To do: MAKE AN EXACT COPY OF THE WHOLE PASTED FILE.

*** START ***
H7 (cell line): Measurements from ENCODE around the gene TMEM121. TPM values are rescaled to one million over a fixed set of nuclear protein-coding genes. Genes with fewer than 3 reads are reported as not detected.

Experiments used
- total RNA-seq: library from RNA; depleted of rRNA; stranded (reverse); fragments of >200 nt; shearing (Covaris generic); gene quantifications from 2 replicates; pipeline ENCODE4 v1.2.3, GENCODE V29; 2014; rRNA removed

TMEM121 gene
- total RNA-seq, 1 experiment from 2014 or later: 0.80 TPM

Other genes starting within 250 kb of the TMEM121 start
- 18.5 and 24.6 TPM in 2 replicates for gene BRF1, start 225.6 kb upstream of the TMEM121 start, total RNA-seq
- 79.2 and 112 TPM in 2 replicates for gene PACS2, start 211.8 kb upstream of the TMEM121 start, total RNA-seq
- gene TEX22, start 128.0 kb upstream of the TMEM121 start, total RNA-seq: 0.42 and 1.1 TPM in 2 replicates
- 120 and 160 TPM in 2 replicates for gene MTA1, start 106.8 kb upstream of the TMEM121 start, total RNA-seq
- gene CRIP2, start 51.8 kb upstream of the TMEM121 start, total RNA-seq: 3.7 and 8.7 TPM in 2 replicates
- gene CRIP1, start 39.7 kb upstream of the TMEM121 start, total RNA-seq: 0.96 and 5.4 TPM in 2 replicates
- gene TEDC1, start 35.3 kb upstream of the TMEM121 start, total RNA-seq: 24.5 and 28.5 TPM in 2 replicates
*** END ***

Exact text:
H7 (cell line): Measurements from ENCODE around the gene TMEM121. TPM values are rescaled to one million over a fixed set of nuclear protein-coding genes. Genes with fewer than 3 reads are reported as not detected.

Experiments used
- total RNA-seq: library from RNA; depleted of rRNA; stranded (reverse); fragments of >200 nt; shearing (Covaris generic); gene quantifications from 2 replicates; pipeline ENCODE4 v1.2.3, GENCODE V29; 2014; rRNA removed

TMEM121 gene
- total RNA-seq, 1 experiment from 2014 or later: 0.80 TPM

Other genes starting within 250 kb of the TMEM121 start
- 18.5 and 24.6 TPM in 2 replicates for gene BRF1, start 225.6 kb upstream of the TMEM121 start, total RNA-seq
- 79.2 and 112 TPM in 2 replicates for gene PACS2, start 211.8 kb upstream of the TMEM121 start, total RNA-seq
- gene TEX22, start 128.0 kb upstream of the TMEM121 start, total RNA-seq: 0.42 and 1.1 TPM in 2 replicates
- 120 and 160 TPM in 2 replicates for gene MTA1, start 106.8 kb upstream of the TMEM121 start, total RNA-seq
- gene CRIP2, start 51.8 kb upstream of the TMEM121 start, total RNA-seq: 3.7 and 8.7 TPM in 2 replicates
- gene CRIP1, start 39.7 kb upstream of the TMEM121 start, total RNA-seq: 0.96 and 5.4 TPM in 2 replicates
- gene TEDC1, start 35.3 kb upstream of the TMEM121 start, total RNA-seq: 24.5 and 28.5 TPM in 2 replicates